Country, involving more than 600 program associates at 21 universities and 4
consulting firms. Mechanisms have been devised to assess field needs, identify
appropriate support and to employ the network in response to expressed needs.
The strength of the FSSP network is in its program associates and their
representative institutions. These individuals have wide-ranging experience and
represent many different disciplines and backgrounds. Program associates not
only support FSSP's ability to perform, with their skills employing the farming
systems methodology, they are the project.

Given the the sustained level of requests for support services through the
project, the level of traffic in farming systems research and extension, and the
support capability of the FSSP, the timing of the demise of the project is
curious. Still, while it's silly to dive for cover whenever a cloud appears in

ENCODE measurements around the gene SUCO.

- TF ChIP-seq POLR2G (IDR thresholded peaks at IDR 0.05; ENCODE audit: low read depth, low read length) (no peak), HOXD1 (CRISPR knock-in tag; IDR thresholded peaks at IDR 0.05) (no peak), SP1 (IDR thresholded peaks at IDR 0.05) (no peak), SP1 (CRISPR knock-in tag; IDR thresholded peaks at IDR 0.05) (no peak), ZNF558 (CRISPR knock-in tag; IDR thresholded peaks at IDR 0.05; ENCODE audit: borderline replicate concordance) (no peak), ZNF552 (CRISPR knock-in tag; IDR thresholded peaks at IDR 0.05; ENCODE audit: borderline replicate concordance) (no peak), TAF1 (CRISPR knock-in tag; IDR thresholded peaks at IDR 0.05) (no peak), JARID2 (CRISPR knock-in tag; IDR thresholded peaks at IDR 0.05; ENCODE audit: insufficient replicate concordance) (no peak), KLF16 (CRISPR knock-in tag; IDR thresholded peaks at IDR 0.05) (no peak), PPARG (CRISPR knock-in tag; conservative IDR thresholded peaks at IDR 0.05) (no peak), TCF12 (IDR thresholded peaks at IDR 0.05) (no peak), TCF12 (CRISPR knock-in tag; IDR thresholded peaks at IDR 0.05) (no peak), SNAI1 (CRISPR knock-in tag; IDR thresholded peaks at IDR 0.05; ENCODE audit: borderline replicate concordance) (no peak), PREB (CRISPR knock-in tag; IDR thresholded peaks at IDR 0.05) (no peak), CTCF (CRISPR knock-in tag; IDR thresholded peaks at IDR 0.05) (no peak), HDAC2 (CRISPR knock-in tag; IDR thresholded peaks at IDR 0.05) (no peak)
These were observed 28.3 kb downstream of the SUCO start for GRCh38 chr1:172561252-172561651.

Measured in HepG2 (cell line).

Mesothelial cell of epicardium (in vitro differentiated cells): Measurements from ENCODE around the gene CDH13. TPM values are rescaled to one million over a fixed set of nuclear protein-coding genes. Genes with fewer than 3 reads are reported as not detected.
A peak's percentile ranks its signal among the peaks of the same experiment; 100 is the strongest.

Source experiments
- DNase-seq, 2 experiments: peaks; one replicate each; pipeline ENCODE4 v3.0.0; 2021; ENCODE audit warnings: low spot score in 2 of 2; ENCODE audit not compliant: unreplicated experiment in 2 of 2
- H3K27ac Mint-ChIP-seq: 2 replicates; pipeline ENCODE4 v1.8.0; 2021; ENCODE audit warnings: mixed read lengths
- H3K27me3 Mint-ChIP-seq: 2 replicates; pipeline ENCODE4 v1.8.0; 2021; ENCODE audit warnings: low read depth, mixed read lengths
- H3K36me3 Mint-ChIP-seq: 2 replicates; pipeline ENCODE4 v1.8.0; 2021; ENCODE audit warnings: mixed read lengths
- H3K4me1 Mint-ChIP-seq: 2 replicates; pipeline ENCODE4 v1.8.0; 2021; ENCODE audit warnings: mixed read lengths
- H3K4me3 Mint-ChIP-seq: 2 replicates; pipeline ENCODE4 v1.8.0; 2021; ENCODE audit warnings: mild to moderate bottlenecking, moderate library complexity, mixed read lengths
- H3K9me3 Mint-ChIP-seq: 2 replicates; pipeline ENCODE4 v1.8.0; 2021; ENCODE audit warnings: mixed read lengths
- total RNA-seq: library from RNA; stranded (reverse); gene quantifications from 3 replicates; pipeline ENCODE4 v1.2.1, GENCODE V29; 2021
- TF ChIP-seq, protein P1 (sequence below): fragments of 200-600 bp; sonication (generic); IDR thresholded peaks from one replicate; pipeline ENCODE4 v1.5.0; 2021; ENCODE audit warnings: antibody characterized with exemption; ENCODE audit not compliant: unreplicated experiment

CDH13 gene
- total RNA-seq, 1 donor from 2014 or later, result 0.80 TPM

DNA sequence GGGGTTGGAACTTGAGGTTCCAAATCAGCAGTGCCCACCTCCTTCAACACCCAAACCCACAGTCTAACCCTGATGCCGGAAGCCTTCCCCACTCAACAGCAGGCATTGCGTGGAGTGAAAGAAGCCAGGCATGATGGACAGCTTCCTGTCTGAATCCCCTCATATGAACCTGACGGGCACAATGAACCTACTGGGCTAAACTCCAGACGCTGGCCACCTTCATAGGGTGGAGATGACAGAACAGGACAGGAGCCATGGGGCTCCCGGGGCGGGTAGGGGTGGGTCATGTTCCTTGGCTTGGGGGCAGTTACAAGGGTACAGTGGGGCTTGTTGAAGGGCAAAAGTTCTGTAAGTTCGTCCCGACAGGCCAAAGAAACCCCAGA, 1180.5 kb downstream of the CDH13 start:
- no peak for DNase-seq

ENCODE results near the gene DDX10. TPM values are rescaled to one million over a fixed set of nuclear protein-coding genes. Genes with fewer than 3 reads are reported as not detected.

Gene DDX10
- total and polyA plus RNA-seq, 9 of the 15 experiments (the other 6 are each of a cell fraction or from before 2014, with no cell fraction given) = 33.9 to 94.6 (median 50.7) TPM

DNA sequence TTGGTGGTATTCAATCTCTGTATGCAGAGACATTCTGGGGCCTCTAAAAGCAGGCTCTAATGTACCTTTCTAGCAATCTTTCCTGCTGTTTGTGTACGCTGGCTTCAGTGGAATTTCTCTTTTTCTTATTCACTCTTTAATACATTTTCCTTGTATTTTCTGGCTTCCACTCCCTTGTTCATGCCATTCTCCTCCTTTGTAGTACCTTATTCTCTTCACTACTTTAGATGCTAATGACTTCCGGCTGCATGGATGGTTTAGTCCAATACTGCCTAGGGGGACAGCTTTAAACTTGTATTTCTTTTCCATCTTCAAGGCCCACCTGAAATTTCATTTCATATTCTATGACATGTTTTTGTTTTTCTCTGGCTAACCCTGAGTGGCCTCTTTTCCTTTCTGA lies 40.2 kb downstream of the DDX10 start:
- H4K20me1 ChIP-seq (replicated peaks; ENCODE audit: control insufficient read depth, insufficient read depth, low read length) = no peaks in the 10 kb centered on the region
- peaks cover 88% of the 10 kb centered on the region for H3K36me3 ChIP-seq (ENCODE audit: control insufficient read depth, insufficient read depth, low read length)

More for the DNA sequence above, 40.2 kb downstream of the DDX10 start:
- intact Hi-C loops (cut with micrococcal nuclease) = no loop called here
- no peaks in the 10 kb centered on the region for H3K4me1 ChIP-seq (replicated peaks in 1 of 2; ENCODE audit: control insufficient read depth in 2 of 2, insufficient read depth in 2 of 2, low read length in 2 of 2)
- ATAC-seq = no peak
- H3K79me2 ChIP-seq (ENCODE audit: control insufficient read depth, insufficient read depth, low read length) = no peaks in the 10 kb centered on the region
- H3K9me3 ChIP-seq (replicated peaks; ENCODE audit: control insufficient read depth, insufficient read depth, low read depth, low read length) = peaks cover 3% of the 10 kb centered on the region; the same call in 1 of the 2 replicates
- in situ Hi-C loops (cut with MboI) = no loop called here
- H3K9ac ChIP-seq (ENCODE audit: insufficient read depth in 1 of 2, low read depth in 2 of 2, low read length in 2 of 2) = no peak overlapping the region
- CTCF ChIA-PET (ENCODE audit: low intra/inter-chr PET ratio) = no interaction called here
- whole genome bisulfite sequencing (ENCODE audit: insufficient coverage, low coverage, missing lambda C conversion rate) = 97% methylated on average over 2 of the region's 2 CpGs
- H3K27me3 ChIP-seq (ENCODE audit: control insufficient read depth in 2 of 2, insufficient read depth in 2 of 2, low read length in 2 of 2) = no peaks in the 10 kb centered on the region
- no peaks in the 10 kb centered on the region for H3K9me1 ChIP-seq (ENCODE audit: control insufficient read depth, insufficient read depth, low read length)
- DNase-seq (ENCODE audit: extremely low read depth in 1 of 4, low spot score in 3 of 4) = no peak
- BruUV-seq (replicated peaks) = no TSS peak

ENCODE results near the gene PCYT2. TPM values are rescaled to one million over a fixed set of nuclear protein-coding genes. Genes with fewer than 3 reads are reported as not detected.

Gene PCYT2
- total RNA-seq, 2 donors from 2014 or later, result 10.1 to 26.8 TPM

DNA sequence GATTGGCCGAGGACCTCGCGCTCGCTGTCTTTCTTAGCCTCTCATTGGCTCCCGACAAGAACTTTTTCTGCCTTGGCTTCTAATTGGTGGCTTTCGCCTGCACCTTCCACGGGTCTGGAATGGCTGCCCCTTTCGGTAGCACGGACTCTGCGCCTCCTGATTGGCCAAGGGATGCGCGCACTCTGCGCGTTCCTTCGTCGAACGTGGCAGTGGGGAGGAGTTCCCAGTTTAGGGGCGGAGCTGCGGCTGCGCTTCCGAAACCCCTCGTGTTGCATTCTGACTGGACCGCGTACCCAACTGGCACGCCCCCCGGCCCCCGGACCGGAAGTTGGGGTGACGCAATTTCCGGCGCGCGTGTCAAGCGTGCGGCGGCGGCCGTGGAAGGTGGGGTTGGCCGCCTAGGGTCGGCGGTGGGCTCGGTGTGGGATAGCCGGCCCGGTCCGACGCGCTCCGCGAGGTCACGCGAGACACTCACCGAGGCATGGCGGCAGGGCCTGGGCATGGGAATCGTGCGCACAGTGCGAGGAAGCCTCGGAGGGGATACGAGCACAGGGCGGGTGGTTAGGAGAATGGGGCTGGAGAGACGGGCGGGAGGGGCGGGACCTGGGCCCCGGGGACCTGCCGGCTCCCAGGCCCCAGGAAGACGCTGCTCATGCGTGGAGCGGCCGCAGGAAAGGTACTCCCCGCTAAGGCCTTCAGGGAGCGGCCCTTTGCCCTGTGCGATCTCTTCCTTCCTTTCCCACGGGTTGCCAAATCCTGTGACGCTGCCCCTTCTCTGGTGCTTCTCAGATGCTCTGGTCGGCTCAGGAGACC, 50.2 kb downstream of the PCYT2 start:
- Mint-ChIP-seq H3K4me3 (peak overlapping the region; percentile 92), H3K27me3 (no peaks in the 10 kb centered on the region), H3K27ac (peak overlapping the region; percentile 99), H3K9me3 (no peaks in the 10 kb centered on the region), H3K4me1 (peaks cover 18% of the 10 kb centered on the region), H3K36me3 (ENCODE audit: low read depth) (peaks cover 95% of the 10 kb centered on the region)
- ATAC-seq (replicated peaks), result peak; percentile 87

the sky, it's just as silly to ignore the Weather Bureau's flood warnings. From
an editorial viewpoint, this means. if any of you intend to publish your work in
the FSSP Newsletter, now is the time to submit it; with two more issues there is
still an opportunity to do so.

Within the FSSP support network a certain optimism exists that there will be
a Phase II. Discussions over the past year with support entity representatives
have indicated an interest in maintaining some parts and functions of the
network. Training capability, an annual symposium and a newsletter are
recognized as elements worth assimilating. Apart from a commitment of the
University of Arkansas and Winrock International to host and support a symposium
S for three years, no other definitive solutions have been forthcoming from the
network itself. Clearly the farming systems network that has been formed and
functioning through the FSSP is not going to disappear overnight, and the
inertia to maintain salient parts of it is well-directed. But without some
central support or core funding, coordinating leadership will be nearly
impossible, as will its function as a network.

The current AID Project Manager for FSSP, Roberto Castro, suggests that
concern for future AID support to farming systems research and extension should
be expressed to your AID mission or AID representatives with whom you work.